I publish my blog Plain and Fancy Girl on Wednesdays. Whether you are a commenter or reader only, I appreciate your noticing. Scroll down and subscribe to my weekly blog.

My work in progress is tentatively titled Tomato Girl, a memoir that reveals family secrets. I don’t think the title quite fits my story. You can contact me to make a better suggestion or offer a comment.

Connect to Marian

Website/Blog: http://marianbeaman.com/
Twitterhttps://twitter.com/martabeaman
Facebookhttps://facebook.com/marianbeaman   (All my weekly blogposts are published publicly on Facebook.)
Rifflebookshttps://www.rifflebooks.com/profiles/136032  (I have published 111 book reviews on this site.)

I am now looking for archive posts for the festive season.. short stories fiction and non-fiction, food and recipes, humour, memorable Christmas’s etc.  Please send one or two posts to sally.cronin@moyhill.com.. I will be resuming the regular archive series in the New Year.  Thanks Sally.

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About Smorgasbord - Variety is the Spice of Life.

My name is Sally Cronin and I am doing what I love.. Writing. Books, short stories, Haiku and blog posts. My previous jobs are only relevant in as much as they have gifted me with a wonderful filing cabinet of memories and experiences which are very useful when putting pen to paper. I move between non-fiction health books and posts and fairy stories, romance and humour. I love variety which is why I called my blog Smorgasbord Invitation and you will find a wide range of subjects. You can find the whole story here. Find out more at https://smorgasbordinvitation.wordpress.com/about-me/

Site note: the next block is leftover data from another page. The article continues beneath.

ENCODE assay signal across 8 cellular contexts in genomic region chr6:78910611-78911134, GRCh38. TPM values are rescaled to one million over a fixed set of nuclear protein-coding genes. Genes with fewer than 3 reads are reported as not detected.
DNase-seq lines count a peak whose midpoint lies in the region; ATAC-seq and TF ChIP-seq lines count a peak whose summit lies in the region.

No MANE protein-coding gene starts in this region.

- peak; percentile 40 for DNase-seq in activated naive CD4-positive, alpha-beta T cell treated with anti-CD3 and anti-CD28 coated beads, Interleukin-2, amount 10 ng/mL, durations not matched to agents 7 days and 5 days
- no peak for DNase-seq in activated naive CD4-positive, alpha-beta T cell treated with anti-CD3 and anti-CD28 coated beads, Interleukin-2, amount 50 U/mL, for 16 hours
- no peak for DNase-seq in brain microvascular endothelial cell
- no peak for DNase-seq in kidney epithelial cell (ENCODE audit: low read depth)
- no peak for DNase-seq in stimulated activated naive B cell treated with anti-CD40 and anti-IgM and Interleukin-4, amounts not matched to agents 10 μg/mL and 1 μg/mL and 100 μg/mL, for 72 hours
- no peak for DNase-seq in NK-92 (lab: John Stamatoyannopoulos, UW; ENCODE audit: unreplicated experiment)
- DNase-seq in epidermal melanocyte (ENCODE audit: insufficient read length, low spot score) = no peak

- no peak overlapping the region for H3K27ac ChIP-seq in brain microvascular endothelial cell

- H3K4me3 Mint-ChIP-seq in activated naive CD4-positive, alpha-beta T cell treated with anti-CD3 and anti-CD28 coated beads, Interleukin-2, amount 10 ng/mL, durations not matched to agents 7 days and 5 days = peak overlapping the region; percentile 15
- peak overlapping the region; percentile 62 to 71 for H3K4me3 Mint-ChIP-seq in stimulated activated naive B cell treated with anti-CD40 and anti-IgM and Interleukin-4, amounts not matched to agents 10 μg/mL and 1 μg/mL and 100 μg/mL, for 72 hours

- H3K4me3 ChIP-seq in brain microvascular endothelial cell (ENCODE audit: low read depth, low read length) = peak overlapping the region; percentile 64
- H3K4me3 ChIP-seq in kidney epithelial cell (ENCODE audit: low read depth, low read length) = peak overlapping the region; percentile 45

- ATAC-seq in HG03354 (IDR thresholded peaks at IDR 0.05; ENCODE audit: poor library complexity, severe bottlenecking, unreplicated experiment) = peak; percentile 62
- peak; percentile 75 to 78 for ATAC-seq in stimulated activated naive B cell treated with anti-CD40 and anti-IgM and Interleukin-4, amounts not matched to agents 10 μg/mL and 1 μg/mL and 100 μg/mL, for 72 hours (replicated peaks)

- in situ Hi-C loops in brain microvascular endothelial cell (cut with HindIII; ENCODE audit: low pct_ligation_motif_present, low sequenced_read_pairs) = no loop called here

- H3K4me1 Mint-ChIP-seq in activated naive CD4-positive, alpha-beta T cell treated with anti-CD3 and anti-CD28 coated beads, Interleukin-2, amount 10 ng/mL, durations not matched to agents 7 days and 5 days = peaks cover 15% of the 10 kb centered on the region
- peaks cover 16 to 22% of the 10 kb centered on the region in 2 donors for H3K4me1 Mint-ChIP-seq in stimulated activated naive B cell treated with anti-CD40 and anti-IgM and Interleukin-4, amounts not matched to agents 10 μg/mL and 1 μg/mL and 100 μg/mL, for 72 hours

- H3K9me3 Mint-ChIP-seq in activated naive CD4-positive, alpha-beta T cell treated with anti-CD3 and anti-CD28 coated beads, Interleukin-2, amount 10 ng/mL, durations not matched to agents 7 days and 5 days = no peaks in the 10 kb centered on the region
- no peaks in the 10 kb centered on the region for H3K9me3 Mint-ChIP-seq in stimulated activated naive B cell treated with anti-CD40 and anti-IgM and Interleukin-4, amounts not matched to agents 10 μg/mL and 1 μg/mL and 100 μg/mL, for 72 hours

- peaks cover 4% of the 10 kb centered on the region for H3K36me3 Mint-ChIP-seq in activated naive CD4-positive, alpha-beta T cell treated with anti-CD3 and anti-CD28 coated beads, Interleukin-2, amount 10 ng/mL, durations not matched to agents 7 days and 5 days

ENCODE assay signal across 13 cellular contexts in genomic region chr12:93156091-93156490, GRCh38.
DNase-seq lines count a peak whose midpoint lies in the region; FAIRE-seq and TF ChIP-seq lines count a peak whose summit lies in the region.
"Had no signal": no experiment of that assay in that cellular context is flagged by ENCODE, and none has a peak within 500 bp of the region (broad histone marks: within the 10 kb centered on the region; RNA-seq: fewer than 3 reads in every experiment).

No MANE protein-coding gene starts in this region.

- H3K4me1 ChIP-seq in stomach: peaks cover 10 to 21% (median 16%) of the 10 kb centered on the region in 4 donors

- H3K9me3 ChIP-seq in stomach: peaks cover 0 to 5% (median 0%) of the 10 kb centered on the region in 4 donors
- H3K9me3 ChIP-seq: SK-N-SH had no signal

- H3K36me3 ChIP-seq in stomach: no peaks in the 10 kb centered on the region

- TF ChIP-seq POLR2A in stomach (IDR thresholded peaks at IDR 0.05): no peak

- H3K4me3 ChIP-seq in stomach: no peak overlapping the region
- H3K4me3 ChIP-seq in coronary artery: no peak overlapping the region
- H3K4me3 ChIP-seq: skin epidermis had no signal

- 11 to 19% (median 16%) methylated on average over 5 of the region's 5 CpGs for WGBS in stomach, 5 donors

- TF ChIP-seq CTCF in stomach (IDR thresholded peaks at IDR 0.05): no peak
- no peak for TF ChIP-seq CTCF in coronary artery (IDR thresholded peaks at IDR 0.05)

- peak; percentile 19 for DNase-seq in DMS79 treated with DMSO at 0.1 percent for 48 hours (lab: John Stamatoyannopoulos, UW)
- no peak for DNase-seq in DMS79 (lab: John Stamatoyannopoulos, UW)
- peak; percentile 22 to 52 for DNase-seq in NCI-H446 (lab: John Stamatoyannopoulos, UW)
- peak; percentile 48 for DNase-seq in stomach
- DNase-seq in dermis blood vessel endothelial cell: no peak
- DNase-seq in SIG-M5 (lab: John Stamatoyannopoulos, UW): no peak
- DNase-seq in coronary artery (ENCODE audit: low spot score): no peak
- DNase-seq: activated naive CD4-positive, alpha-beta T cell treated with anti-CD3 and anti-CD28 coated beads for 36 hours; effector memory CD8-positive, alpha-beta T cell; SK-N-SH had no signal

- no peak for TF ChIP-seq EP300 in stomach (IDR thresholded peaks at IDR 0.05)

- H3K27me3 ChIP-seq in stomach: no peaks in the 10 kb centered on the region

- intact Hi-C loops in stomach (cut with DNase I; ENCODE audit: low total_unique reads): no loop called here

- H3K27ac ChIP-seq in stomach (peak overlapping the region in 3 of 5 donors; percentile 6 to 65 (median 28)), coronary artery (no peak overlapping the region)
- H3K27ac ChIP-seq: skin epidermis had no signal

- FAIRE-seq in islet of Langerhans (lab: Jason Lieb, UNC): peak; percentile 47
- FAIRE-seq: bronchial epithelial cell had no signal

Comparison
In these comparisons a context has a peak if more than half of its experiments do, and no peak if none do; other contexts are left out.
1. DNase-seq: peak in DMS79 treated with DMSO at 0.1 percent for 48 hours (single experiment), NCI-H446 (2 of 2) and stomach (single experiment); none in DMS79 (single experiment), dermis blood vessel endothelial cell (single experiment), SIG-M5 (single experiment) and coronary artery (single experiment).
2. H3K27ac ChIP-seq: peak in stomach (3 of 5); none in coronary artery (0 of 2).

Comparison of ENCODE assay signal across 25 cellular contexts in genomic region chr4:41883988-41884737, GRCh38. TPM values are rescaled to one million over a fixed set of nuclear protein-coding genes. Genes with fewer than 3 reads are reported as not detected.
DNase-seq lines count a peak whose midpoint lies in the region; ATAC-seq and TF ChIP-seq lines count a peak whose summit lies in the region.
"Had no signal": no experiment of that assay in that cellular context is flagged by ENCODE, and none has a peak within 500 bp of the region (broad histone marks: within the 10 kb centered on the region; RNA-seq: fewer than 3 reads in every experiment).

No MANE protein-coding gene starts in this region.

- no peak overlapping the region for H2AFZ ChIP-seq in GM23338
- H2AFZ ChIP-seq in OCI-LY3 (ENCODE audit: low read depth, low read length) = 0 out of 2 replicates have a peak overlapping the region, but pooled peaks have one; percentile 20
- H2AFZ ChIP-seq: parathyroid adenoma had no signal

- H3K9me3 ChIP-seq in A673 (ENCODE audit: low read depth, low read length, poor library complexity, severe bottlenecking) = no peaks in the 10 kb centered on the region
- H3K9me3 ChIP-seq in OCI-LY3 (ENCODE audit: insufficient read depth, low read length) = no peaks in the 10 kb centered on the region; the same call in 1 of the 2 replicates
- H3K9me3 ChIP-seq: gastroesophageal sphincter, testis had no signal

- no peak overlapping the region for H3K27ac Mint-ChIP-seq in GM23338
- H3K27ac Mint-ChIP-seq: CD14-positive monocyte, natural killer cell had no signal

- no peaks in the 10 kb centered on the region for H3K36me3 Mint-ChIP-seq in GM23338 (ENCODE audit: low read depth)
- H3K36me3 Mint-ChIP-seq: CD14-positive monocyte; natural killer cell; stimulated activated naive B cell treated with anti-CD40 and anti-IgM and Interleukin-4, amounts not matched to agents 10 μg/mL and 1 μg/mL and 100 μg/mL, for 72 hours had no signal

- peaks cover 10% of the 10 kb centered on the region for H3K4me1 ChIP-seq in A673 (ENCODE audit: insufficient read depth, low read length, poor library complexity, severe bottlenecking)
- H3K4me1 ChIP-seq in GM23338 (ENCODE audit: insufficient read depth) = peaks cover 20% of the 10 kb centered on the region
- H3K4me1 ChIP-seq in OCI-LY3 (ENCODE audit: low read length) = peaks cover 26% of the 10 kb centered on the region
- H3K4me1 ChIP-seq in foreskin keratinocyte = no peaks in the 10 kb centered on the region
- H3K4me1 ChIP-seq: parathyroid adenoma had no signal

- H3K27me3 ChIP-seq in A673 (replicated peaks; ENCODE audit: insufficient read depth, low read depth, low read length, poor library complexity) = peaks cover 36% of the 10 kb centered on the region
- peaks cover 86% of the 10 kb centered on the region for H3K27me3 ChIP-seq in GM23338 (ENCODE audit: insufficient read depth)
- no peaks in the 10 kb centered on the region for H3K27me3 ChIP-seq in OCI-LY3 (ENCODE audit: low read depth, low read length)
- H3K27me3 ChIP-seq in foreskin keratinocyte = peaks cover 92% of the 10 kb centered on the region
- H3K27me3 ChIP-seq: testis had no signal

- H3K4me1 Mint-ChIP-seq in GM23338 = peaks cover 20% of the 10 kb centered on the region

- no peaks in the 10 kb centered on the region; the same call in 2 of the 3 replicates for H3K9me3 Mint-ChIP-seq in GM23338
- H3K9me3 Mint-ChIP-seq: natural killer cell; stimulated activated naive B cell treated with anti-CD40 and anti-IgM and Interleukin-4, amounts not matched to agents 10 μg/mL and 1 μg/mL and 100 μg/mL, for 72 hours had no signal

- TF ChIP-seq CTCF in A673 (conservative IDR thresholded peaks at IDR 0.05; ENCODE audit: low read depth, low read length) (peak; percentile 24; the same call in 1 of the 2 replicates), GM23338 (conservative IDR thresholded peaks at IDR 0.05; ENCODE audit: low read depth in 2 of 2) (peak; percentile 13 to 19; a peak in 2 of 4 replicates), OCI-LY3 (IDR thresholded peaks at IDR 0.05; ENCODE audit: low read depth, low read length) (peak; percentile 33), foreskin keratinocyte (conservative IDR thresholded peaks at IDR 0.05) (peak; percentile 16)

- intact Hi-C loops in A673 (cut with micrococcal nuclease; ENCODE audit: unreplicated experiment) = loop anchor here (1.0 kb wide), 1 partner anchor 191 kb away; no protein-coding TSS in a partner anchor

28 thoughts on “Smorgasbord Posts from Your Archives – Family Dinners: Keeping the Spark Alive by Marian Beaman

  1. Pingback: Smorgasbord Posts from Your Archives – Family Dinners: Keeping the Spark Alive by Marian Beaman – The Militant Negro™

  2. Such a lovely post, Marian. It brought back many memories. I grew up in PA, and most every Sunday was spent at my Sicilian grandma’s house with the rest of our large extended family. Homemade pasta dishes reigned supreme. There was always a kid’s table, because there was always an increasing number of kids! And then there were the holidays, which everyone took turns hosting. Like you said, any excuse for a party 🙂 Thanks for sharing the photos. I so enjoyed them ♥